Brighton Line urgently needs BML2

Following closure of the Brighton Line on 23 September, Transport Minister and Lewes MP Norman Baker said: “We’ve got one major line between London and the South Coast and it is particularly vulnerable at Balcombe Tunnel and Balcombe Viaduct, both of which are two-track. Clearly when an incident like this occurs the inconvenience to passengers is very significant and this re-enforces the need, which I have long argued for, for another line between London and the Sussex coast, namely the re-opening of the Lewes-Uckfield line.”

As with the recent calamitous flooding at Croydon, the vulnerability of the Brighton Line is woefully exposed at these times but, surprising as it may seem, this is not what BML2 is about. Of course, there are very serious implications with closing the Brighton Line, notably the absence of any realistic alternative to the lengthy and impractical detours through neighbouring counties. Network Rail reckons it costs £1m per day to close the line, whilst the costs to businesses, the local economy and people will prove inestimable. More disruption is likely as Network Rail engineers say replacement of tracks and damaged signalling cables at Croydon will be needed, whilst the metal ducting which diverts torrents of water which pour through the notoriously wet Balcombe tunnel require regular maintenance.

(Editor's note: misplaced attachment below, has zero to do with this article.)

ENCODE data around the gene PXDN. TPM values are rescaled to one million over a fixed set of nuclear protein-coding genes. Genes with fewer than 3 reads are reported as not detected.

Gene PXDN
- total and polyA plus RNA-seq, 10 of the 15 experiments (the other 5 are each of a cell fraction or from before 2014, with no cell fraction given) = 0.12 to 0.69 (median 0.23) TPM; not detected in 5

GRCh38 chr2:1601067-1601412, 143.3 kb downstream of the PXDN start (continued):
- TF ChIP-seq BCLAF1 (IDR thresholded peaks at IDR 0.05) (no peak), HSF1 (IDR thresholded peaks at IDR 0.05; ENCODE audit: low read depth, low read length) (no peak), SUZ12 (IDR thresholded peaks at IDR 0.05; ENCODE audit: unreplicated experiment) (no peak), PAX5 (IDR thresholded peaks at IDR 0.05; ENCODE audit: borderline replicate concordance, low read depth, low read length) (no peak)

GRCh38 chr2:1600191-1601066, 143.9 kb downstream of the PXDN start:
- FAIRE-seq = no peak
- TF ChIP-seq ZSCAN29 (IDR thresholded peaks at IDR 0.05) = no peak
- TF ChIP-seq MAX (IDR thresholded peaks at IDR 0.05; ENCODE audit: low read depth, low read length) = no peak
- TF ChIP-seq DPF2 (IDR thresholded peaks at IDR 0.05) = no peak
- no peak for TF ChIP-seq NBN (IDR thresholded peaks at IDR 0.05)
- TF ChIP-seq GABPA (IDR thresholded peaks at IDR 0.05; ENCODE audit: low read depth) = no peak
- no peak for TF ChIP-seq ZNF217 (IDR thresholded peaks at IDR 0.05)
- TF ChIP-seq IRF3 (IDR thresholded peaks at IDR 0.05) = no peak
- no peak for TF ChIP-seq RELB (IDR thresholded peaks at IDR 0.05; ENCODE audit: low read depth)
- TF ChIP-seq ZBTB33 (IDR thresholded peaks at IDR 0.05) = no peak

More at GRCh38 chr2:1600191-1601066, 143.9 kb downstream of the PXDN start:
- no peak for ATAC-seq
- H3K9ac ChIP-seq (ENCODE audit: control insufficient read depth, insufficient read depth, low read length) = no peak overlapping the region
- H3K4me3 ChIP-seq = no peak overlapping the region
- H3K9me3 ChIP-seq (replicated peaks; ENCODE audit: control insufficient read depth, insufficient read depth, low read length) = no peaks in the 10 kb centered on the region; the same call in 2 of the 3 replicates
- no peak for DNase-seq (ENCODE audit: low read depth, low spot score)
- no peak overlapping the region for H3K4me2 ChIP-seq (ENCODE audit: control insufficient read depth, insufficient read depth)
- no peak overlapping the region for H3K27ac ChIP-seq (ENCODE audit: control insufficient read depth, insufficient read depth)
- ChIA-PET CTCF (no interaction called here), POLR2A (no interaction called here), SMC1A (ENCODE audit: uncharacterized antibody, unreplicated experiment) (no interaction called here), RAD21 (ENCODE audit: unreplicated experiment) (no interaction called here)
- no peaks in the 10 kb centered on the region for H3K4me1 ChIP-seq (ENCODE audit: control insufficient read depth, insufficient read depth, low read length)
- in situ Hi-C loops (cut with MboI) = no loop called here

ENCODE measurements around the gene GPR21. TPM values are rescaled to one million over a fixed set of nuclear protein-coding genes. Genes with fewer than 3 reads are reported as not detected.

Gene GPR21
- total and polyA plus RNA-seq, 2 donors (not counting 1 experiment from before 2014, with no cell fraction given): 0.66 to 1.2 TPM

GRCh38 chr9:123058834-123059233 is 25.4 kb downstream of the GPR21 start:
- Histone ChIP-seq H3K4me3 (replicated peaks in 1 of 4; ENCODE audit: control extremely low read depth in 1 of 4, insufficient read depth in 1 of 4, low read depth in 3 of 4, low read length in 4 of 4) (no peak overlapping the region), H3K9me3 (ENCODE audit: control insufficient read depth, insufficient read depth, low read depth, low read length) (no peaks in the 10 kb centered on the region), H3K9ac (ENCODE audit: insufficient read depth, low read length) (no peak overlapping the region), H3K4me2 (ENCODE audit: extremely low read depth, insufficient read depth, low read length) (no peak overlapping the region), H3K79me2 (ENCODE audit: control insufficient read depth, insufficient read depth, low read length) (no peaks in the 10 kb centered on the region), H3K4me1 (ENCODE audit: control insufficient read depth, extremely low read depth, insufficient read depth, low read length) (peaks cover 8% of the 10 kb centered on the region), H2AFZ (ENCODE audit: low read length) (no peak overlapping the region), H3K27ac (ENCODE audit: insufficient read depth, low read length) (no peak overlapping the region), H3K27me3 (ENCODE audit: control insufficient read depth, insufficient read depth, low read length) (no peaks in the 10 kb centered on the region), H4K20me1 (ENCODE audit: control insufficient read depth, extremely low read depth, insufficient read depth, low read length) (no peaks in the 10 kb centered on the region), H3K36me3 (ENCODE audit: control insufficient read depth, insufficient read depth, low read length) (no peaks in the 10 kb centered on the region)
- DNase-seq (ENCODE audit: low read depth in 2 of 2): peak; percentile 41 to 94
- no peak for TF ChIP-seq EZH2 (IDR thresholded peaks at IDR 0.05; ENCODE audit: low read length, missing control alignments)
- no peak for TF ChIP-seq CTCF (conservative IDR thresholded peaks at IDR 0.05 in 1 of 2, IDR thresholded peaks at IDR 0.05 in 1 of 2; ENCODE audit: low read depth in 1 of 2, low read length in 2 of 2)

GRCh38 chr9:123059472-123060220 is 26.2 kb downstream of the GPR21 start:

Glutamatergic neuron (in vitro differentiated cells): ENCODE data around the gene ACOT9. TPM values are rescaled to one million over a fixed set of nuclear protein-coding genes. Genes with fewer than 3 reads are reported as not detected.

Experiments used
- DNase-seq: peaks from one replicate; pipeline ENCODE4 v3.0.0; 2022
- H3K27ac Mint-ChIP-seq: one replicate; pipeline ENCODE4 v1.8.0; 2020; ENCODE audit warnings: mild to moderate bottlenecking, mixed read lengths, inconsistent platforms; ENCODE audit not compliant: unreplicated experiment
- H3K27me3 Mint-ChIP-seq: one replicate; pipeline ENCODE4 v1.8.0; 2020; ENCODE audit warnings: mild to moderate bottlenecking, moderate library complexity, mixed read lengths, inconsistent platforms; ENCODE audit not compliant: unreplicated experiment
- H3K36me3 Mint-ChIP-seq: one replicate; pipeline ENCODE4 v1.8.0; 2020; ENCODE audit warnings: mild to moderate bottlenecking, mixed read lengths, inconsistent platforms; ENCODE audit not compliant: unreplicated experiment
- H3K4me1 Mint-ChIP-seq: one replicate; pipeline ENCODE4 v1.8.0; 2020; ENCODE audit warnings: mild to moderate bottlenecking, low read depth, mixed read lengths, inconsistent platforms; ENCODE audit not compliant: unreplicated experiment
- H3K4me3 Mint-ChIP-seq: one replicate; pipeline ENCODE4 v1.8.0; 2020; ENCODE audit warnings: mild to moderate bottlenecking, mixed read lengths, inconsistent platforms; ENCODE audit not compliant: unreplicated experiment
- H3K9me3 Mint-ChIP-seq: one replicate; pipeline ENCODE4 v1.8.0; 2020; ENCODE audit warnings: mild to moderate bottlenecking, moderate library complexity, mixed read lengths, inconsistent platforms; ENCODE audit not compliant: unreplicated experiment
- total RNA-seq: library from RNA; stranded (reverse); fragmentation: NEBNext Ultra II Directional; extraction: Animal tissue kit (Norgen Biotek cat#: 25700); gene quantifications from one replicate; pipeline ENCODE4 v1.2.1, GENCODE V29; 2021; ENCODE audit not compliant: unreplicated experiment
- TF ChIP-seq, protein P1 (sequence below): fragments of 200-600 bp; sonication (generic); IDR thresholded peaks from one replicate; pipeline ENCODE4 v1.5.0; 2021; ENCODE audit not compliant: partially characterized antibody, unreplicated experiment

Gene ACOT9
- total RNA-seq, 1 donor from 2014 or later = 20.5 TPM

Let’s be clear, those who argue for another line between the South Coast and London at times of extreme emergency such as these aren’t wrong. However, the case seems tenuous, even though the number of other regular incidents such as weekend engineering closures, train breakdowns and delays, point failures, passenger accidents, weather conditions, etc, certainly go a long way to justifying another line.

The real predicament is lack of capacity and too much reliance on one core route whereby, when something goes wrong, chaos always ensues. It is a problem which cannot be solved by conversion to double-deck rolling stock or running 16-car trains, as Network Rail concluded in 2007. Similarly, quadrupling the whole line, even if it was possible, would only further exacerbate overcrowding at BML stations and confront us with new problems.

Norman Baker says the Office of Rail Regulation (ORR) will now investigate the Balcombe incident, but this is an irrelevance all the while the underlying serious weaknesses of the BML continue to be ignored. Volumes of traffic on this major route between London, Brighton and the South Coast are fast becoming unmanageable and that is an inescapable fact. The ORR and the Department for Transport would be far better employed investigating how they can effectively solve the BML conundrum. But, as we have seen, they have no realistic solutions to offer and no credible case against BML2.

The Government’s continuing unwillingness to invest in strategically-important infrastructure outside London is causing serious harm to the South’s economy and recovery